priority/visibility/campaign
2004 JO20
Apollo
20 m/yd26.1526.225.9 2004-K010.00752 AU
2004 JO20 (see "cover" image above) was observed on 16 May by Tenagra II, Great Shefford, and San Marcello Pistoiese observatories, and on 17 May by Great Shefford and Tenagra II. It has an MOID of 0.033 AU with Mars. This object passed Earth at 3.2 LD May 17.5347 UT.
2004 KZ
Apollo
25 m/yd25.6725.525.7 2004-K210.01232 AUUrgent, visibility ends 31 May
NEW: 2004 KZ was discovered on 18 May by LINEAR, was confirmed on both sides of midnight 18-19 May by Great Shefford Obs. and on 19 May by LINEAR, and was announced in MPEC 2004-K21 of 19 May. This object was also observed on 19 and 20 May by Tentlingen Obs. and on 20 May by Tenagra II Obs.
2004 KG1
Aten
54 m/yd24.0024.023.7 2004-K270.00355 AUNecessary, visibility ends 18 Jun.
NEW: 2004 KG1 was discovered on 19 May by LINEAR, was confirmed on 19 May by the Southern Sky Survey (SSS), and on 20 May by CINEOS, by Bill Ryan with the SMARTS 1m telescope at Cerro Tololo, and by Sabino Canyon Obs. (two sets 1.34 hours apart) and Tenagra II Obs., and was announced in MPEC 2004-K27 of 20 May. This object was also observed on 21 and 22 May by Great Shefford Obs. and on 22 May by Tenagra II Obs., by Robert Hutsebaut via New Mexico Skies, and by Powell Obs. and LINEAR. This object flew past Earth at 6.7 LD May 18.7743 UT.
2004 JV20
Apollo
61 m/yd23.7224.023.7 2004-K040.03725 AUUrgent, visibility ends 25 May
2004 JV20 was observed on 17 May by Tenagra II Obs. This object passed Earth at 16.5 LD May 17.4965.
2004 KN10
Amor
62 m/yd23.6923.723.5 2004-K450.10186 AU
NEW: 2004 KN10 was discovered on 21 May by Jeff Larsen, who followed it over a 3.8-hour period with the Spacewatch 0.9m telescope. It was confirmed on 21 May by Bergisch Gladbach Obs., and on 23 May by Tenagra II Obs. and Three Buttes Obs., and was announced in MPEC 2004-K45 of 23 May. This object was also observed on 23 May by Grasslands Obs.
2004 JO12
Amor
63 m/yd23.6523.823.8 2004-J640.03310 AUNecessary, visibility ends 28 May
2004 JO12 was observed on 16-20 May by Tenagra II Obs., on 17-19, 22, and 23 May by Great Shefford Obs., and on 21 May by Desert Moon Obs.
2004 JP12
Apollo
67 m/yd23.5123.423.8 2004-J670.02790 AUUrgent, visibility ends 25 May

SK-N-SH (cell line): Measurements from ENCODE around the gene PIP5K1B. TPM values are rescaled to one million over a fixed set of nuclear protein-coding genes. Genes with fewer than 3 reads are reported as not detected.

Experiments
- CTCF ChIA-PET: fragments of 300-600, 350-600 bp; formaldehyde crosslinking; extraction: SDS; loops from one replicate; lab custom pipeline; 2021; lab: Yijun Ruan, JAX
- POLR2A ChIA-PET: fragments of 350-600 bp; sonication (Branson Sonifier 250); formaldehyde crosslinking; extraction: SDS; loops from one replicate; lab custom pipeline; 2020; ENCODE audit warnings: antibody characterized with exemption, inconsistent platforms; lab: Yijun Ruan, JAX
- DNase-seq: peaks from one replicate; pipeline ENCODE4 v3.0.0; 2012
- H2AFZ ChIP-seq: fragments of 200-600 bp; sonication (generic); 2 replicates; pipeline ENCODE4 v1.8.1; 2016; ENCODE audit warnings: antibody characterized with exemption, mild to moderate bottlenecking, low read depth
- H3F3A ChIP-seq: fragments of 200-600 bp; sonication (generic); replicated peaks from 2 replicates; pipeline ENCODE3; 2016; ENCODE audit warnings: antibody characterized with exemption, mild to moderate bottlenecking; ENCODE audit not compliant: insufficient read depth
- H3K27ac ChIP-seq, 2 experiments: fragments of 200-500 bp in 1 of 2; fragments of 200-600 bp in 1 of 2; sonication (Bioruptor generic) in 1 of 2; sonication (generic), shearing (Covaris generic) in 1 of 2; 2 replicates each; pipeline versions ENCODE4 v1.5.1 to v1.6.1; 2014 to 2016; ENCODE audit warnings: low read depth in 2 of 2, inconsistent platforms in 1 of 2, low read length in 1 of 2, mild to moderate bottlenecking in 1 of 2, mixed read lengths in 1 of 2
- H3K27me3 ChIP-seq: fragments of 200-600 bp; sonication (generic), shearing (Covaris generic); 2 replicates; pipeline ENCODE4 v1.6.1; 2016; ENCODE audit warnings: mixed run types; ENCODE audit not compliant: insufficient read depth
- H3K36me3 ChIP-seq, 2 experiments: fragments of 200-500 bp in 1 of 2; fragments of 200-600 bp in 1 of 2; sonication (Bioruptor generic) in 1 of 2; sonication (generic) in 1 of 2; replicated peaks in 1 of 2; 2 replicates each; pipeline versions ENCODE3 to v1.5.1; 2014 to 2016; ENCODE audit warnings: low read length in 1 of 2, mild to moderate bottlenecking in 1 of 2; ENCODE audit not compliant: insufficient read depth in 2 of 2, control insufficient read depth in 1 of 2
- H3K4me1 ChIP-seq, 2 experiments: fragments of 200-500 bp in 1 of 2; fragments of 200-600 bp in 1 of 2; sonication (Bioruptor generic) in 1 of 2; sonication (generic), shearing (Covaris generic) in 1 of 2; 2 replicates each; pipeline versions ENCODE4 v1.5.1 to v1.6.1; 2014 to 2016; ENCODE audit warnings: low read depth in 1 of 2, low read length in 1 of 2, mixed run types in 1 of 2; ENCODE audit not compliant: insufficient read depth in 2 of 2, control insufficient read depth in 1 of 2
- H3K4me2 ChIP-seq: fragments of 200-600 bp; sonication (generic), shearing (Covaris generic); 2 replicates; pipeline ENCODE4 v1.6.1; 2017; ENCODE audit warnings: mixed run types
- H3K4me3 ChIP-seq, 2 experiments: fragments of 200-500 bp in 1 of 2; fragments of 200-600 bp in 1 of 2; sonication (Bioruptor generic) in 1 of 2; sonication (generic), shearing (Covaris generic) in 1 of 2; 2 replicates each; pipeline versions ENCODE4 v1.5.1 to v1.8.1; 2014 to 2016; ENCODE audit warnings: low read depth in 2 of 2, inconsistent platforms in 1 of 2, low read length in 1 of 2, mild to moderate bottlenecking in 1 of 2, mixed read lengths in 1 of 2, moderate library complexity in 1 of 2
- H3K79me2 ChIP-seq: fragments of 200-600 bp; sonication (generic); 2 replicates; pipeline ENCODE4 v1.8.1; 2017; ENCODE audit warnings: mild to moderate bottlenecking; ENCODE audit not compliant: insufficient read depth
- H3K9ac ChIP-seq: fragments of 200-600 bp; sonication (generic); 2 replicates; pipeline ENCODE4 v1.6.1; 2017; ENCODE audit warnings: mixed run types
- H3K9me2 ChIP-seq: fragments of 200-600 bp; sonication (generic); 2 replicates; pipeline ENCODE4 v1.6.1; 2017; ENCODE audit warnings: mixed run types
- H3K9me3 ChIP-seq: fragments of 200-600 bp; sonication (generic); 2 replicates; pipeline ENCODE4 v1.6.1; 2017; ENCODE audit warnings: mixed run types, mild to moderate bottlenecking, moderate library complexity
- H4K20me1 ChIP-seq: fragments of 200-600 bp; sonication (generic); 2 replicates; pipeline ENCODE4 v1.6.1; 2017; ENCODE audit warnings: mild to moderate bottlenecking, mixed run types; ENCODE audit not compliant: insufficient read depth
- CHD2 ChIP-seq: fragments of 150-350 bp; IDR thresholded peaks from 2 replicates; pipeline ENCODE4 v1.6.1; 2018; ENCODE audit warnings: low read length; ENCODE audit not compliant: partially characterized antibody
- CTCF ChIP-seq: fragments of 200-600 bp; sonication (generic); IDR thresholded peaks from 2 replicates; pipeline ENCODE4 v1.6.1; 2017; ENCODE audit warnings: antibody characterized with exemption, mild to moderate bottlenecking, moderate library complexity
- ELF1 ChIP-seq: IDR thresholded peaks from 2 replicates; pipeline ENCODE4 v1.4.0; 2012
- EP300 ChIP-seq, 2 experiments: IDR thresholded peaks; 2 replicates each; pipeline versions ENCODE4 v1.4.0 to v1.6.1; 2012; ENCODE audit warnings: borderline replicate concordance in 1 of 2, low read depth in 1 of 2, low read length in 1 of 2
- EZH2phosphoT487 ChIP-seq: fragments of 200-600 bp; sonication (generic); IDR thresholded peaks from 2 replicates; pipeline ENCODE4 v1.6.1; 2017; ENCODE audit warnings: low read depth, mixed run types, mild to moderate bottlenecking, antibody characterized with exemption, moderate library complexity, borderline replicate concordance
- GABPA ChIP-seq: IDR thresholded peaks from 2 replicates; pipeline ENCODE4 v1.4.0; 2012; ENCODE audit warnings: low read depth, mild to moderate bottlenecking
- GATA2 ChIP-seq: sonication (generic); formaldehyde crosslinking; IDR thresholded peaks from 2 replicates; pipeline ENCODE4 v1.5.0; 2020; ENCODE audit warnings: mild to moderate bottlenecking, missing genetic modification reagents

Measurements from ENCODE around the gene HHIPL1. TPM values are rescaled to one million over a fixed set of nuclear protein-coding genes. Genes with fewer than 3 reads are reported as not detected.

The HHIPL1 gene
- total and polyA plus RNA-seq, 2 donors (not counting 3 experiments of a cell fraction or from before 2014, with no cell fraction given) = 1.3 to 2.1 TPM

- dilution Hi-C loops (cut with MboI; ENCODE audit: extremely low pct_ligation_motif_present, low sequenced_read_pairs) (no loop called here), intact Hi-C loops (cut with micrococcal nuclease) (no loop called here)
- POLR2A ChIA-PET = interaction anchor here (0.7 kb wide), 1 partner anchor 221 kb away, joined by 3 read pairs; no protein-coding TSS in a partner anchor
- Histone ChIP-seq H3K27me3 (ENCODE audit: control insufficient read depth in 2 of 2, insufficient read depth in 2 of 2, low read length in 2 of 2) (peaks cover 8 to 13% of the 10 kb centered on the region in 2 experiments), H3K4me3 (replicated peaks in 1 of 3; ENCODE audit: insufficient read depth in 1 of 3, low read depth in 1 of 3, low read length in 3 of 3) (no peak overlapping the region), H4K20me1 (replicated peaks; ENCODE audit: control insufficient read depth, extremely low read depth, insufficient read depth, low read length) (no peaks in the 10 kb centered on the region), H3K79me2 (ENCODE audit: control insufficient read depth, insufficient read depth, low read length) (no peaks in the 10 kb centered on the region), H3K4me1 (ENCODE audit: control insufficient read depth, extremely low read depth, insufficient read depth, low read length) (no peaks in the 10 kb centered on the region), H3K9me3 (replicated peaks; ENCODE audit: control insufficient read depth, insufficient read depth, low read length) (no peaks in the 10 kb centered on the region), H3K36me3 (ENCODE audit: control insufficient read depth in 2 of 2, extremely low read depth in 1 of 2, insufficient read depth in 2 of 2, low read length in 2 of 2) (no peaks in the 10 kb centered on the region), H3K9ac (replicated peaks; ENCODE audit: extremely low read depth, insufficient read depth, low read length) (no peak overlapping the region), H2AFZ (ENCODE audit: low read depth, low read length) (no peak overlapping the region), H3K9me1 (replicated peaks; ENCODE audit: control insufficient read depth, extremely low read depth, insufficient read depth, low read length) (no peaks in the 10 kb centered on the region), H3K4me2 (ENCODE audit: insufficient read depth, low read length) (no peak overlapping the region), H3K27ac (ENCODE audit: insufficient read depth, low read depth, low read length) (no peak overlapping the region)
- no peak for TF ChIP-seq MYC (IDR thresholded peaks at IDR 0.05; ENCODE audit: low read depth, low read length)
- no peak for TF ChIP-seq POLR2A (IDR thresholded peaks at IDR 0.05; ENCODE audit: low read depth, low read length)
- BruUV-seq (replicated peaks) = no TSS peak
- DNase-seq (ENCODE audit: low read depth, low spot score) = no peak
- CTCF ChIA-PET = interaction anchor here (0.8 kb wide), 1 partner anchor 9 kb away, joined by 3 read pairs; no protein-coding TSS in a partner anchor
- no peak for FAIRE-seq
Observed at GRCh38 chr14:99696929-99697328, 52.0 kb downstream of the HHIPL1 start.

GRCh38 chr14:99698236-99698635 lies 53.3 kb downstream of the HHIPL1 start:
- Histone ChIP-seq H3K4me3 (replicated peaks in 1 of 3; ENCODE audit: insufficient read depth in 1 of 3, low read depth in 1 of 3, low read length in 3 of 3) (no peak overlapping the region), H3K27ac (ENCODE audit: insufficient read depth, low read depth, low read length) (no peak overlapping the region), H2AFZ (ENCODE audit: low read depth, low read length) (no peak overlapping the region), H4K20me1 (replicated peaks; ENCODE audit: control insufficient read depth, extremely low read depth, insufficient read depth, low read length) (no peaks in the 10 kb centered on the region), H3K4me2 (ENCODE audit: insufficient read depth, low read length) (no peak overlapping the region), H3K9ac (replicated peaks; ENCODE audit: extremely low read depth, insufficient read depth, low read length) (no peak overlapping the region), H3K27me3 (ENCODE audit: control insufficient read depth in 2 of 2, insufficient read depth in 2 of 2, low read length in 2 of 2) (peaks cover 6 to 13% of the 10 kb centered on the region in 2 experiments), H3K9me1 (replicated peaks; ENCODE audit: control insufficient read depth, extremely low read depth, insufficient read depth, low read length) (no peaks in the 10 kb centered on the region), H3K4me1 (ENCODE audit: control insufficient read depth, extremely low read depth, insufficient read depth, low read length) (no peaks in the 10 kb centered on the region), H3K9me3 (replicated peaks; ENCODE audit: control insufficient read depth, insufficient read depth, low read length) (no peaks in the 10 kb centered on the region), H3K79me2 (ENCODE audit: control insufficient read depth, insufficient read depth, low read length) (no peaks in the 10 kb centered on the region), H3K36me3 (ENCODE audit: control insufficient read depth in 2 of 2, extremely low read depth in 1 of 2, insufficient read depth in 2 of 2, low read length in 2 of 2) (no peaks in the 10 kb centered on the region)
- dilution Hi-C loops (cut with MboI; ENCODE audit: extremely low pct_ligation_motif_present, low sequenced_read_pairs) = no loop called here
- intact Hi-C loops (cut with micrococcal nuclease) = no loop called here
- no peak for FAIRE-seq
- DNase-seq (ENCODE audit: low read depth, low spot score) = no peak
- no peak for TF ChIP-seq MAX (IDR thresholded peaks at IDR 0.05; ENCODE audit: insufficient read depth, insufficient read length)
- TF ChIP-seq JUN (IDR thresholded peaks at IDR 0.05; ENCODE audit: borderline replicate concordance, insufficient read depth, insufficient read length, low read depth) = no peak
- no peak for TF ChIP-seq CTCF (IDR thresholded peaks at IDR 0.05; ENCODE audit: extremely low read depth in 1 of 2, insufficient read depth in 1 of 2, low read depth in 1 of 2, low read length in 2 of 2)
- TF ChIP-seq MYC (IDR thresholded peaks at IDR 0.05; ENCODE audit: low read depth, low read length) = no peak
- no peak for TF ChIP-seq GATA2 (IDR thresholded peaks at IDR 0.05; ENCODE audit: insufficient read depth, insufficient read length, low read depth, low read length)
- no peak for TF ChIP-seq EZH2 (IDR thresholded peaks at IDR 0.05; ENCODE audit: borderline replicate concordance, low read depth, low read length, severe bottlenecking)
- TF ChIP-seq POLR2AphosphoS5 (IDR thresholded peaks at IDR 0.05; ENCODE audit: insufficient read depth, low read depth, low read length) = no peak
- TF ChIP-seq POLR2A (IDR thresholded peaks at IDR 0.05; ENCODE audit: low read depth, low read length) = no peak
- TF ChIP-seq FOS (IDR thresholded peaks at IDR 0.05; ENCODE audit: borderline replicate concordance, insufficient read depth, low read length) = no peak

2004 JP12 was observed on both sides of midnight 13-14 May by Obs. Astronomico de Mallorca (OAM) and on 20 May by Linz Obs. It has an MOID of 0.036 AU with Venus.
2004 JN1
Apollo
73 m/yd23.3423.723.6 2004-J480.02333 AUUseful, visibility ends 13 Jul.
2004 JN1 was observed on 12 May by Herrenberg Obs., on 15 May by Powell Obs. and Bedoin Obs., on 16-18 and 20 May by Tenagra II Obs., on 20 May by KLENOT, and on 22 May by Pla D'Arguines Obs.
2004 HQ1
Apollo
76 m/yd23.2423.123.0 2004-H380.00228 AUNecessary, visibility ends 3 Jun.
2004 HQ1 was observed on 19 May with the Spacewatch 1.8m telescope, and had its last impact solution removed on May 20th.
2004 HM
Apollo
82 m/yd23.0923.223.3 2004-H250.00338 AU
2004 HM was observed on 16 May with the Spacewatch 1.8m telescope, and had its last impact solution removed on May 17th (see A/CC news).
2004 JB
Amor
99 m/yd22.6722.522.7 2004-J300.19458 AUUseful, visibility ends 11 Jun.
2004 JB was observed on 20 May by Tenagra II Obs.
2004 JP1
Apollo
100 m/yd22.6522.822.4 2004-J500.00563 AUNecessary, visibility ends 28 May
2004 JP1 was observed on 13 May by Linhaceira Obs., on 15 May by Francisquito Obs., Montelupo Obs., and Vittore Obs., on 16 May by Tenagra II Obs., Tentlingen Obs., Great Shefford Obs., and San Marcello Pistoiese Obs., on 17 May by Great Shefford Obs., Tenagra II Obs., Sormano Obs., Linhaceira Obs., Buchloe Obs., and Village-Neuf Obs., and on 18 May by Tenagra II Obs. and Reedy Creek Obs. It was on A/CC news "covers" May 16th, 18th, and 19th. This object flew past Earth at 3.0 LD May 18.0069 UT.
2004 EH1
Apollo
128 m/yd22.1122.422.3 2004-E460.03660 AU